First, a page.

Please be aware that this discussion guide may contain spoilers!
About This Book
In her remarkable follow-up to the widely acclaimed The
Secret Life of Bees, Sue Monk Kidd tells a beautiful and haunting story
centered around forty-two-year-old Jessie Sullivan, a woman in quiet crisis
whose return home to the island of a mermaid saint becomes a pilgrimage to
self-awakening. In this powerful exploration of mid-life marriage and the
intersection of the spiritual and the erotic in the feminine soul, Kidd
illustrates the sacredness of belonging to oneself and the healing mercy of love
Jessies journey begins in the winter of 1988 when she receives
an early-morning call from her mother Nelles close friend Kat. Nelle has
inexplicably and deliberately severed her own finger and Kat is calling to ask
Jessie to return home to Egret Island, South Carolina, to care for her.
Though Jessie has been somewhat estranged from her mother for
the last five years, she departs immediatelyrealizing that despite the
disturbing circumstances awaiting her, she feels relief in leaving and having
some time away from her husband, Hugh, a psychiatrist. Jessie loves Hugh, but
twenty years into their picture-perfect marriage, with their only child away at
college, she has begun to feel a groundswell of restlessness or, as she puts it,
"the feeling of time passing, of being postponed, pent up." Understanding
herself primarily through her relationship to her husband and to her daughter,
she is baffled by her discontent, by her sudden resistance to creating her small
"art boxes" that have been her only tenuous link to the passion she once had to
be an artist. She has lost "the little river of sparks" that runs through life,
but mostly she has lost her deep connection to herself.
Once on Egret Island, Jessie finds herself ill equipped to
handle her mothers continuing erratic behavior, much less to comprehend what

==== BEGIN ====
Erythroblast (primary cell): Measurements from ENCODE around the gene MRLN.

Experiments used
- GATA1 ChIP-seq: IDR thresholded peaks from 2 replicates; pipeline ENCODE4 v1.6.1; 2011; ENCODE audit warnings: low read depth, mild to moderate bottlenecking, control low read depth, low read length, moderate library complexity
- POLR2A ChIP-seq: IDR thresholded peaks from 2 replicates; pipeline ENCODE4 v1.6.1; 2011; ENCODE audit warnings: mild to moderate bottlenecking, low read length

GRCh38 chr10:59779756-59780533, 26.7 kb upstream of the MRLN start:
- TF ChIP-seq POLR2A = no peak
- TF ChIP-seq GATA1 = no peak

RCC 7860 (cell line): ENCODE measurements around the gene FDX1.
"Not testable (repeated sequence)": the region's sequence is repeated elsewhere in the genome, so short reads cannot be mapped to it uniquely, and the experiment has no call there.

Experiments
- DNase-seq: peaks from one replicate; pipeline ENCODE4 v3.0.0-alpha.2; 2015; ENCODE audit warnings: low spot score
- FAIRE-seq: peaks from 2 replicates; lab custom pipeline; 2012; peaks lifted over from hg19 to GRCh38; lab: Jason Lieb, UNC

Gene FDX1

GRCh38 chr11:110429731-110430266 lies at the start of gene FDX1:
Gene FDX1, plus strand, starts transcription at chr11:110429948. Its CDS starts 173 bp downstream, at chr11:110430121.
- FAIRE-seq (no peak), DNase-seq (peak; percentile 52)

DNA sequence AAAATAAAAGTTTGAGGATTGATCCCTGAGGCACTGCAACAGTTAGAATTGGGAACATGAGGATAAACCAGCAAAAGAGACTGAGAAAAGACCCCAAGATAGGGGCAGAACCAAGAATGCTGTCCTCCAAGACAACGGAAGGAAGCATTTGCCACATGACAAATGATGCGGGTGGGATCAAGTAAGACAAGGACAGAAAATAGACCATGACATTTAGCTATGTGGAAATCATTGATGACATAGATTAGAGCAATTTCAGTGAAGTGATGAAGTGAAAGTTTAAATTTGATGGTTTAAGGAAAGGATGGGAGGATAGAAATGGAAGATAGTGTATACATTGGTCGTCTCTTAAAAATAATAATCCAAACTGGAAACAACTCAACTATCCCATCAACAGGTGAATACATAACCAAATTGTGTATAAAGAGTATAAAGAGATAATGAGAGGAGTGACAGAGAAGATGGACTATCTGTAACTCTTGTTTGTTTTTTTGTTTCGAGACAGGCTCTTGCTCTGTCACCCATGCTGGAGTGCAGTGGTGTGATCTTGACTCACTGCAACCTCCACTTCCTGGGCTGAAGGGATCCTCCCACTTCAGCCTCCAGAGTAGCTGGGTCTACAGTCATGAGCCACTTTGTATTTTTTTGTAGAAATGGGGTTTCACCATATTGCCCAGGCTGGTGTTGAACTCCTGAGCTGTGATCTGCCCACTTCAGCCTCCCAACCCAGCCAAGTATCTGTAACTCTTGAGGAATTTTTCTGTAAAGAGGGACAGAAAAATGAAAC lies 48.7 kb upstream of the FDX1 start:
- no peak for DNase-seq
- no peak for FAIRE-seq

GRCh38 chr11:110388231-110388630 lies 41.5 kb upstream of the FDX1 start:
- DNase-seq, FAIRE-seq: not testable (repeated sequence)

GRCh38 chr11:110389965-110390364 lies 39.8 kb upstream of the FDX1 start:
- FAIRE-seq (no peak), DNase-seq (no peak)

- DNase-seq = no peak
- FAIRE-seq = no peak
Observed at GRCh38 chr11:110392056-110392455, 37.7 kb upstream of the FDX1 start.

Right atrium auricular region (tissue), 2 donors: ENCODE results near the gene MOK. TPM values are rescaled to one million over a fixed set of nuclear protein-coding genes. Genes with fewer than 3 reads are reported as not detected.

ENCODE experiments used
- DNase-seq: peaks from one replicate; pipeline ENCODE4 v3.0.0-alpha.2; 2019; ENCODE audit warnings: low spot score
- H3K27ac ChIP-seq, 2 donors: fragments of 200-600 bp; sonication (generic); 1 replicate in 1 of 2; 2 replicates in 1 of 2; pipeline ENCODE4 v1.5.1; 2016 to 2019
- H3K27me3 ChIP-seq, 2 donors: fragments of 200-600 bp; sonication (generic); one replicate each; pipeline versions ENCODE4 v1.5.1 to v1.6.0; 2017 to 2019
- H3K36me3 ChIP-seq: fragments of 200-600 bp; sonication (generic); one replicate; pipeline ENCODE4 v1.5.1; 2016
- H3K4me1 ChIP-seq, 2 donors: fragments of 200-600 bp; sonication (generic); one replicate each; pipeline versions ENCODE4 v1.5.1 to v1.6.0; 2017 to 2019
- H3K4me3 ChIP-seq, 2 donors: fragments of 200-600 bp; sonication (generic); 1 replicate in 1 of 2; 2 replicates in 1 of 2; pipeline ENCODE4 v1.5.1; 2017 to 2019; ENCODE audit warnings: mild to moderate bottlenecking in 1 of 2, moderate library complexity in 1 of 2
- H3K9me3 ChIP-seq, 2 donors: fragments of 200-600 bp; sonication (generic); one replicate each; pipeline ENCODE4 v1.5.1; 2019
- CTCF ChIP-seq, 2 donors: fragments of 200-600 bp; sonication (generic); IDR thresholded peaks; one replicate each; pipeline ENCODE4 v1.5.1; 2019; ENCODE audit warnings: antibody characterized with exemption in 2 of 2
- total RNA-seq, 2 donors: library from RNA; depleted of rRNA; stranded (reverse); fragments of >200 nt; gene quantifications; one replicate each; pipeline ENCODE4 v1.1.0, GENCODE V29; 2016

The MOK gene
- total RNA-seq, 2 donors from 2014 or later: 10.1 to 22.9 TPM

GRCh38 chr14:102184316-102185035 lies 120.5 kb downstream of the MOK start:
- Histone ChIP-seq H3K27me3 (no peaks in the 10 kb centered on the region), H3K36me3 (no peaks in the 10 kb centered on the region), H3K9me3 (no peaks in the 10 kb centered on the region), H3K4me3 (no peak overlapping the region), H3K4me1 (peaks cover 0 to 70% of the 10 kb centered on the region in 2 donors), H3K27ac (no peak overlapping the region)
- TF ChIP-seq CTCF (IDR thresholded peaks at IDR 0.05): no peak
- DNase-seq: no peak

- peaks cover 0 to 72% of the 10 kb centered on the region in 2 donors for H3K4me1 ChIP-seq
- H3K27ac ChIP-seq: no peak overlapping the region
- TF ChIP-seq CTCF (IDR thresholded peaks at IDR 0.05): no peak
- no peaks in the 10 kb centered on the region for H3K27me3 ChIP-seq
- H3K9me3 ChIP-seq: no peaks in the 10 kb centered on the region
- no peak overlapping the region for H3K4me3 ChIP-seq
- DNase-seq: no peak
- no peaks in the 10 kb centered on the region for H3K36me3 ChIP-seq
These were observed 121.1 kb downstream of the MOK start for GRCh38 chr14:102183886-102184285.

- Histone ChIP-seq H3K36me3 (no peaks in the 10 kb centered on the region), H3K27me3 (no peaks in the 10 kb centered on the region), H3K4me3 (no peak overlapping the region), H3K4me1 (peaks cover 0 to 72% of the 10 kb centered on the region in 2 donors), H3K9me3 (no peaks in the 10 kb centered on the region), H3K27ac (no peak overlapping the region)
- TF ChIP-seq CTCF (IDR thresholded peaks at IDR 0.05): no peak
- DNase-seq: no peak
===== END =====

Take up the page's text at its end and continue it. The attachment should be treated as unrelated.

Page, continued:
lies behind her enigmatic act of self-violence. She senses that its related to
her fathers deatha death that is still surrounded by unanswered questions
thirty years later. As she tries to piece together Nelles tormented past,
Jessie reconnects with the two women who, along with her mother, once formed an
inseparable female trio, bound together by rituals and secrets only they shared.
When Jessie finally discovers the truth about Nelle and her fathers death, it
unlocks a dark, painful secret. Its revelation, however, will begin to heal the
relationships in both womens lives.
Near Nelles home is a Benedictine monastery that houses a
mysterious and beautiful chair carved with mermaids and dedicated to Saint
Senara, who, legend says, was a mermaid before her conversion. The abbey and the
chair have always been special to Jessie. There, she meets Whit, a junior monk
who sought refuge at the monastery after suffering a devastating loss. Only
months away from taking his final vows, he isnt completely certain whether he
has come to the abbey in search of God or in search of immunity from life.
Jessies powerful attraction to Whit awakens an immense sexual
and spiritual longing inside her, as well as a pulsing new sense of aliveness.
Amid the seductive salt marshes and tidal creeks of the island, she abandons
herself to the long-buried passions of her body and the yearnings of her
creative spirit and embarks upon a descent into her own uncharted and shadowy
depths in search of a place inside herself that is truly her own. Torn between
the force of her desire and her enduring marriage, Jessie grapples with
excruciating choices, ultimately creating a "marriage" with herself.
In this novel Kidd takes on the darker, more complex elements of
the psyche and human relationshipsspiritual emptiness, infidelity, death,
mental illness and euthanasiawith a steady gaze and compassion not often found
in modern fiction. Above all, The Mermaid Chair is a book that embraces
the sensual pull of the mermaid and the divine pull of the saint, the commitment
to oneself and the commitment to a relationshipand their ability to thrive
simultaneously in every womans soul. Kidds candid and redemptive portrayal of
a woman lost in the "smallest spaces" of her life ultimately becomes both an
affirmation of ordinary married love and the sacredness of always saving a part
of your soul for yourself.
How does a woman like Jessie become "molded to the smallest space
possible"? What signs might appear in her life? What did Jessie mean when she
said part of the problem was her chronic inability to astonish herself?
Jessie comes to believe that an essential problem in her marriage is not
that she and Hugh have grown apart, but that they have grown "too much
together." What do you think she means by that? How important is it for Jessie
to find her "solitude of being"? How does a woman balance apartness and